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APARTHEID IS THEIR COMFORT BLANKET

What would the ANC/SACP alliance do without apartheid? This word has saved their bacon on thousands of occasions.

It is their comfort blanket, to be dragged into every facet of their lives as an excuse for their huge inferiority complexes, their highly corrupt DNA and their conspicuous inability to govern a functioning country.

A recent statement by former president FW de Klerk that apartheid wasn’t necessarily a crime against humanity spawned outrage within the ruling ANC, the liberal white community and, in particular, a politically-correct, self-declared Afrikaans intellectual clique and its one-trick pony media, in the main supporters of the eventual accession to power of the terrorist African National Congress organisation.  

A cursory scrutiny of the Afrikaans media at the time of the previous regime’s “crossing of the Rubicon” reveals a propaganda campaign crafted to demonise apartheid and to convince Afrikaners in particular that a new multi-party power-sharing democracy would deliver the peace and prosperity they craved. The world would be South Africa’s oyster. But nowhere in the pre-ANC government period did this dedicated media inform white South Africa of the destructive chaos that would emerge in the aftermath of the abolition of apartheid.

As a result of the sanctimonious barrage of disgust at Mr. de Klerk’s heretical remarks, the former president capitulated and apologised for his pronouncements. However he was right: apartheid was not a “crime against humanity”. The ANC’s parrot-style mantra that “the world” has condemned apartheid is false.  In a refreshing letter to the Afrikaans media, Dr. J.H. van der Merwe pointed out that the “crime against humanity” decision was made by a 1973 “Convention on Apartheid as a Crime against Humanity” proposal by UN member the Soviet Union and its twenty or so communist vassal countries, plus some rag tag African states and a few Islamic nations. None of these signatories even resembled a democracy. Ironically, the originator of the Convention – the Soviet Union – was responsible for millions of deaths in wars, purges and starvation.

By contrast, democracies such as Canada, France, Germany, Israel, Italy, Netherlands, United Kingdom, Australia, New Zealand and the USA did not support the decision. America in fact rejected the decision outright, stating that “We cannot accept that apartheid can in this manner be made a crime against humanity” This “Convention” decision was thus not a Security Council resolution (the Security Council consists of fifteen members, five of which are permanent, and ten of which rotate on a regular basis). It was a Soviet concoction to support and give credibility to the violence of the ANC revolutionaries, and to demonise white South Africa so they would capitulate to what the Soviets hoped would be a state under USSR control. South Africa’s minerals and its strategic geography were a prize the Soviets had always coveted. Declared Dr. Van der Merwe: “This ‘Convention’ decision, by its very nature, carried no international legal weight or authority, which former president Thabo Mbeki declared was the case.” The Convention decision had thus no moral or legal backing whatsoever: one had only to look at the signatories’ human rights records! But the concoction worked and South Africa was laid bare, a whipping boy to be castigated forever by the do-nothings of this world and a gleeful ANC who couldn’t grow a potato, never mind head a responsible government.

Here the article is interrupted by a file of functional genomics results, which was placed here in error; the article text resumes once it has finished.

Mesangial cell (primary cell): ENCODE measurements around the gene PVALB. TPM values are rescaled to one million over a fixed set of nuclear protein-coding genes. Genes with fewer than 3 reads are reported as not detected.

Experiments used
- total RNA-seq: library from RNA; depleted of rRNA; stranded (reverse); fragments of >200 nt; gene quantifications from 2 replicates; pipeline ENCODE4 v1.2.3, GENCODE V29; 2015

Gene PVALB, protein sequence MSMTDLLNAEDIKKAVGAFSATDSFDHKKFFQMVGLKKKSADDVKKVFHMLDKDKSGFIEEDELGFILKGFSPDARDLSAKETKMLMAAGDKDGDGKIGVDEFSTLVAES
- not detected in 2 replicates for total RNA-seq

WHAT WAS THE ALTERNATIVE?
In all the noise and chatter, nobody has asked: what was apartheid’s alternative? Has anyone put the question to the chorus of agonistas and hair-shirt hand wringers apologising for apartheid ad nauseum? The reasons for apartheid’s creation as a modus vivendi for South Africa’s disparate races to try and live together became submerged in the waves of propaganda directed against white South Africa for their “treatment of their black fellow citizens”. In fact, were it not for apartheid, black South Africans would today be in the same boat as their compatriots north of the Limpopo, some crushed by dictatorships, others living  on a few dollars a day. There is no empirical evidence to show that black South Africa would have advanced any further than their compatriots on the African continent who obtained independence from Europe. That such empirical facts are pointedly ignored by the cognoscenti is odd.